Staffing costs are one of the most significant expenses in a veterinary practice and controlling these costs remains one of the most challenging issues for most practice managers and owners. Even in actively managed practices, it still can be a struggle to get staffing levels at an optimum and replicable level.
As we look into managing this expense, it is important to remember that in most businesses, the work generally will expand to fit the time available. This inherent foundation creates the perception that there is always plenty of work to fill everyone’s day, even when the underlying issue in a practice is overstaffing.
To objectively assess (or at least as objectively as possible) your staffing expense, it is important to rely on the more subjective measures. Doing so can help you avoid managing by feeling and focus on objective data to assess whether changes in staffing are needed.
The following are several reference points that we feel are key to evaluating your staffing expenses.
Support staff costs as % of revenue
Support staff includes all of the non-veterinary staff including management and custodial. In a financially healthy animal hospital, the total support staff expense (including benefit costs) is typically kept below 23-25% of revenues. This tends to break into 16-19% of revenue for the wages and 5-8% for the benefits. The benefit costs include all costs associated with health, dental, worker’s compensation and other insurances, the retirement benefits, the owner’s portion of employment taxes, the continuing education and any paid vacation, holiday and personal days.
Management costs as % of revenue
The non-owner management often includes hospital administrators, practice managers, inventory managers, etc. Depending on the practice size, this may be one person or it could be multiple people. Regardless, as a general rule, the expense for the wages (not including benefits) should not exceed 2-3% of revenues. To properly assess this, it may be necessary to include a portion of the wages for those staff members that fill dual roles such as technicians who also are responsible for inventory management or office managers who also work in reception.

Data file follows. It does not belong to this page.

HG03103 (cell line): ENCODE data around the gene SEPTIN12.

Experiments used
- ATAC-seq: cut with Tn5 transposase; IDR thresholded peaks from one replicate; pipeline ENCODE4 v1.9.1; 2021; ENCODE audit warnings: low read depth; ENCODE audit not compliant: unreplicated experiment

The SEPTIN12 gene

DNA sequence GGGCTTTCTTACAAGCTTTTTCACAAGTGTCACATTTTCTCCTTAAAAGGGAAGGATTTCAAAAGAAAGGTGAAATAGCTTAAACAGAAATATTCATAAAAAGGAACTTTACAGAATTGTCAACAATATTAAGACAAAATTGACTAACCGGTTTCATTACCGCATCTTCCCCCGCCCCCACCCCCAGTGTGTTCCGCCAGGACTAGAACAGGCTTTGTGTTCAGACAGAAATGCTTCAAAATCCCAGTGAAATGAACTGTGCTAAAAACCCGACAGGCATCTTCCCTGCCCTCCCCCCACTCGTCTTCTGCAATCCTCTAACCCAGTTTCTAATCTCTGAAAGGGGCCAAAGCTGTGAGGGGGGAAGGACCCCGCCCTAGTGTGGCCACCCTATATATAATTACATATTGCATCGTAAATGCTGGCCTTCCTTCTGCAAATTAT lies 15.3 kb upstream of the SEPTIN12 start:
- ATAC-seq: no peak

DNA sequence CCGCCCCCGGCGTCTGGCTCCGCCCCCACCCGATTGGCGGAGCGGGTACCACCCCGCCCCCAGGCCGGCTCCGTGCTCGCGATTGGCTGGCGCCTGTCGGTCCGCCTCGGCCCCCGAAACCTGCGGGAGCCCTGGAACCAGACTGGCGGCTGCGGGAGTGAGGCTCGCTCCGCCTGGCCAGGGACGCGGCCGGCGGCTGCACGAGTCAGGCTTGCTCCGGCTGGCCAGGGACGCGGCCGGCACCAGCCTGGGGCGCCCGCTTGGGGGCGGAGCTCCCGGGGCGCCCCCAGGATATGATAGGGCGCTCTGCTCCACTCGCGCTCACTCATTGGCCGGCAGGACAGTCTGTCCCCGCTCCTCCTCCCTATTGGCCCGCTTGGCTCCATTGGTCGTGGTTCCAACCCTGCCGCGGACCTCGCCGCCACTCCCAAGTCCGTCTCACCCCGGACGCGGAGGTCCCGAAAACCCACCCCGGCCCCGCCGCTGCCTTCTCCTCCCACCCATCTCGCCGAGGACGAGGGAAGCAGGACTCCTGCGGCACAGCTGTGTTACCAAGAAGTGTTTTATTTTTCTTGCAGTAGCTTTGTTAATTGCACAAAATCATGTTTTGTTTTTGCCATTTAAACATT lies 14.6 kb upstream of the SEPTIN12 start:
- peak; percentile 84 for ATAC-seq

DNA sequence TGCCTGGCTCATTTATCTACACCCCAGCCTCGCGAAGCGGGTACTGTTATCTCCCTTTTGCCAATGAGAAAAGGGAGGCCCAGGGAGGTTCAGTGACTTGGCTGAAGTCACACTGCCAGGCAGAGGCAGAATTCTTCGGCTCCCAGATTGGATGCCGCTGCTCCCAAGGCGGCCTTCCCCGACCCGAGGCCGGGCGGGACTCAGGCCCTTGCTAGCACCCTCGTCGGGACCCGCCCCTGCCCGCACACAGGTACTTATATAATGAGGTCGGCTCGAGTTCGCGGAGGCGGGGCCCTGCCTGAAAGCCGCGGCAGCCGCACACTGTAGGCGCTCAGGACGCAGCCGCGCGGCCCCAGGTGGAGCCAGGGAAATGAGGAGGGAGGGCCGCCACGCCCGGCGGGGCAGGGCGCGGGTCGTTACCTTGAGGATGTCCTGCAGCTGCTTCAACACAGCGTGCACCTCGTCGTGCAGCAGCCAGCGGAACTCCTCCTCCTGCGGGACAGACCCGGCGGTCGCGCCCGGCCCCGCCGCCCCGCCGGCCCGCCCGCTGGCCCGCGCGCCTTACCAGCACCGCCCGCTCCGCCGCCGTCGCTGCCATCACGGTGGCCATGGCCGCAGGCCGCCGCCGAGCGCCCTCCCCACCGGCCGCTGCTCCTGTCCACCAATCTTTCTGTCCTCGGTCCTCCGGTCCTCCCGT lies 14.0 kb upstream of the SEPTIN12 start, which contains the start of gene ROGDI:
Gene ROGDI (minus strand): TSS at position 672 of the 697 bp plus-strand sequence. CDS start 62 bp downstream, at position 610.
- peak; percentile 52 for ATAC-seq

Staff per Veterinarian
While less subjective than reviewing the actual expense, comparing your staff hours per veterinarian hour to the industry benchmark can be a meaningful reference. Per AAHA’s “Financial & Productivity Pulsepoints”, the average full-time equivalent (FTE) staff per FTE veterinarian is around 4.0. To calculate yours, divide the total staff hours by the number of doctor hours for the same time period.
It is important to note that this is a reference point only. There are limits on how applicable this reference is to individual practices. Whether it is appropriate or not can be influenced by variations in hospital fees, average transaction costs, the types of services provided, the levels of revenues generated by non-veterinary staff, etc. Therefore, it is sometimes helpful to also measure and track how much revenue the practice generates per hour of operation against the number of staff that it needs to support.
The above provide different tools to assess your staffing expense. If they indicate that you have an opportunity to improve then you can take the time to dig deeper. If you need to dig deeper, or you want to prevent your staff costs from getting out of control, here are several common pitfalls to avoid:
Not adjusting the hours to the current demand
For many general practices, the spring and summer months are much busier than fall and winter. During the busy months, practice owners will often find themselves increasing staff hours or hiring additional staff members to meet the demand. This is good. However, when the schedule lightens, many owners and managers are hesitant to reduce the staffing hours when the rush is over.
This higher level of staffing creeps in and gradually becomes the new “normal” which goes unnoticed. As workload decreases, the staff will find ‘make-work’ projects such as cleaning and organizing workspaces. While good to do when needed, this type of work does little to generate income to meet payroll needs. Associates and staff adapt their work pace to meet the lesser demand. The make-work grows to fill the time, but the revenues in the slower months level off. Thus the practice staffing increases as a percent of revenue.